When I was little, my sister would dress me and my other sister up. We would wear beautiful over-sized dresses that were pinned back with safety pins, high heels too big for us, and clip-on earrings. We had countless photo shoots for anytime of the season, even the winter.
As we got older, my sisters lost interest in pinning fabric and putting an outfit together. They would dress up for a photo shoot from time to time but it became less frequent. I on the other hand, grew more interested. Over the course of years, I searched and collected clothes from my basement and from my mother who did all the shopping. That’s how my wardrobe came to be. It initially started out as a small square bucket and then it expanded to a large rectangular bucket, a traveling bag, the corner of my room, and four plastic trash bags. My clothes in the rectangular bucket would be folded neatly and extend all the way up to the highest record of about six feet. I had to rely on these choices because the closet was full of my mother’s fancy and cherished dresses. Sometimes I think I inherited this fun hobby from her. Anyway, my obsession with clothes granted me the one in the family who had the most clothes, besides my mother. Not just pants and shirts but hats, sweaters, scarves, tank tops, cardigans, belts, and shoes. I just couldn’t help it.
My family members would complain about my clothes and tell me to get rid of them because I didn't even wear most of them. I have to admit that I didn't wear all of them but to someone like me who saw every piece in my wardrobe as their own special and unique piece in which I would picture what other pieces in my wardrobe it would look great with, I just couldn't let any one of them go. Even if I did, it didn’t make a difference.That’s because my collection of clothes was so much that if I took out an armful of clothes, the amount of clothes I ended having looked the same so sometimes I would just put the supposed to be discarded clothes back into my pile of clothes. Besides, the clothes that we didn’t want to wear anymore, we had to bring it back down to the basement. Why not just keep it then, right?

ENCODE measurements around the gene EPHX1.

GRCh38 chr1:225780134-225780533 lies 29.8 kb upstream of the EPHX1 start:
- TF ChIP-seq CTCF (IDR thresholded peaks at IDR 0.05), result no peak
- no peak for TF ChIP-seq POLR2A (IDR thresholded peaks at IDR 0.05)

You’ll probably wonder how I can have so much money to buy all this. My friends and cousins have told me that my family is rich. They compliment my outfits and ask me where I got my clothes from. I would be so confused to what they were saying. I would tell them that I’m not rich and that I don’t know the place where my mother got the clothes from is called. I just wear whatever she gets that looks good to me. I didn’t understand why they said that to me. My cousins were living in larger houses than my family. I was living with a family of thirteen in a small duplex. They had parents who worked. My parents were both unemployed and lived off of food stamps and welfare. I didn’t see how I was rich at all. It made me think though. If I wasn’t rich, what was I then? What about my family? We were middle-class. We weren’t poor, living on the streets. We didn’t have to wait on the corner with a sign asking for money. We had a home for shelter, car for transportation, and food to fill our stomachs.
It didn’t occur to me that we were actually living below the poverty line until my senior year in high school. Food stamps were for people who couldn’t support themselves. It was for the poor, the disabled, and the unemployed. It took me a long time to realize that. I was disheartened but it made sense to me. My mother didn’t work but she would go out in the morning to food pantries and come back in the evening with food. That’s how we got a portion of our food. She would also go to this shelter place near our house where they provided free stuff that were donated to the homeless. That’s where my clothes and toys came from. Even though I was living below the poverty line, I never once saw myself different from others. Maybe it was because my mother made sure that we lived a “normal” life as much as possible. That as long as we had clothes, food, and a shelter, it was all that mattered.